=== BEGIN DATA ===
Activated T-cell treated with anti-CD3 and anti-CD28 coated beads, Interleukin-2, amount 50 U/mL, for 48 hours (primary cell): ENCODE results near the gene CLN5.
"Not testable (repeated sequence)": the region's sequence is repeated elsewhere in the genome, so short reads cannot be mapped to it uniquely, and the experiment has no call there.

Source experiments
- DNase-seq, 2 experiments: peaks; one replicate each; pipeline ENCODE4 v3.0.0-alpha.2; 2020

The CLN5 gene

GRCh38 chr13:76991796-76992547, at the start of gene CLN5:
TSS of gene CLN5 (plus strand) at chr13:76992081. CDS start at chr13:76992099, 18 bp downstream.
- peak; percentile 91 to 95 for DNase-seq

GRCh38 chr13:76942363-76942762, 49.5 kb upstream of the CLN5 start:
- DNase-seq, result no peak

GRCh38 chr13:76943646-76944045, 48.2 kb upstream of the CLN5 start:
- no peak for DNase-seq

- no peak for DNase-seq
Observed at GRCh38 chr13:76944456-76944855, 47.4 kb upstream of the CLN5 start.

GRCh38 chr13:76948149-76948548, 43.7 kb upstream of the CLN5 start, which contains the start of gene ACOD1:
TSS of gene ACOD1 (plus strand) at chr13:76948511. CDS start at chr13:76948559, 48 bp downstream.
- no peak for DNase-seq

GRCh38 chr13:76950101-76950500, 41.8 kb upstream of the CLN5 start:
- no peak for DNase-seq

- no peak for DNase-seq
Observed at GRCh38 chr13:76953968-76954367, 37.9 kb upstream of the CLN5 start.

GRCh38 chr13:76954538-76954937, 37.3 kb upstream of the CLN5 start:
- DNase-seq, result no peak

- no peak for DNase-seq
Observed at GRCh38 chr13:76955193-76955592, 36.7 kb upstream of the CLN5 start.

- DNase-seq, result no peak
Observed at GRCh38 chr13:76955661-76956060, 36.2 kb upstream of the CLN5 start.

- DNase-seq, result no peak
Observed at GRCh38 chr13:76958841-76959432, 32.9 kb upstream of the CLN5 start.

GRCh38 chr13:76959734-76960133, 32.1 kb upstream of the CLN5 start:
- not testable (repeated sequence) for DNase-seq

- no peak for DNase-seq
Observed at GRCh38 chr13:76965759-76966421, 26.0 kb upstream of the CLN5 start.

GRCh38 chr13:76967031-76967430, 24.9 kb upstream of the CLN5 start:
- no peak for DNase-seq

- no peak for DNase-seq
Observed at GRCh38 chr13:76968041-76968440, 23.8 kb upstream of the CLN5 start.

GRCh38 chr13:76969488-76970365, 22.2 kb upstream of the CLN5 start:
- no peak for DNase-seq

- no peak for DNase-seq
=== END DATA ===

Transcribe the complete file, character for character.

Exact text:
Activated T-cell treated with anti-CD3 and anti-CD28 coated beads, Interleukin-2, amount 50 U/mL, for 48 hours (primary cell): ENCODE results near the gene CLN5.
"Not testable (repeated sequence)": the region's sequence is repeated elsewhere in the genome, so short reads cannot be mapped to it uniquely, and the experiment has no call there.

Source experiments
- DNase-seq, 2 experiments: peaks; one replicate each; pipeline ENCODE4 v3.0.0-alpha.2; 2020

The CLN5 gene

GRCh38 chr13:76991796-76992547, at the start of gene CLN5:
TSS of gene CLN5 (plus strand) at chr13:76992081. CDS start at chr13:76992099, 18 bp downstream.
- peak; percentile 91 to 95 for DNase-seq

GRCh38 chr13:76942363-76942762, 49.5 kb upstream of the CLN5 start:
- DNase-seq, result no peak

GRCh38 chr13:76943646-76944045, 48.2 kb upstream of the CLN5 start:
- no peak for DNase-seq

- no peak for DNase-seq
Observed at GRCh38 chr13:76944456-76944855, 47.4 kb upstream of the CLN5 start.

GRCh38 chr13:76948149-76948548, 43.7 kb upstream of the CLN5 start, which contains the start of gene ACOD1:
TSS of gene ACOD1 (plus strand) at chr13:76948511. CDS start at chr13:76948559, 48 bp downstream.
- no peak for DNase-seq

GRCh38 chr13:76950101-76950500, 41.8 kb upstream of the CLN5 start:
- no peak for DNase-seq

- no peak for DNase-seq
Observed at GRCh38 chr13:76953968-76954367, 37.9 kb upstream of the CLN5 start.

GRCh38 chr13:76954538-76954937, 37.3 kb upstream of the CLN5 start:
- DNase-seq, result no peak

- no peak for DNase-seq
Observed at GRCh38 chr13:76955193-76955592, 36.7 kb upstream of the CLN5 start.

- DNase-seq, result no peak
Observed at GRCh38 chr13:76955661-76956060, 36.2 kb upstream of the CLN5 start.

- DNase-seq, result no peak
Observed at GRCh38 chr13:76958841-76959432, 32.9 kb upstream of the CLN5 start.

GRCh38 chr13:76959734-76960133, 32.1 kb upstream of the CLN5 start:
- not testable (repeated sequence) for DNase-seq

- no peak for DNase-seq
Observed at GRCh38 chr13:76965759-76966421, 26.0 kb upstream of the CLN5 start.

GRCh38 chr13:76967031-76967430, 24.9 kb upstream of the CLN5 start:
- no peak for DNase-seq

- no peak for DNase-seq
Observed at GRCh38 chr13:76968041-76968440, 23.8 kb upstream of the CLN5 start.

GRCh38 chr13:76969488-76970365, 22.2 kb upstream of the CLN5 start:
- no peak for DNase-seq

- no peak for DNase-seq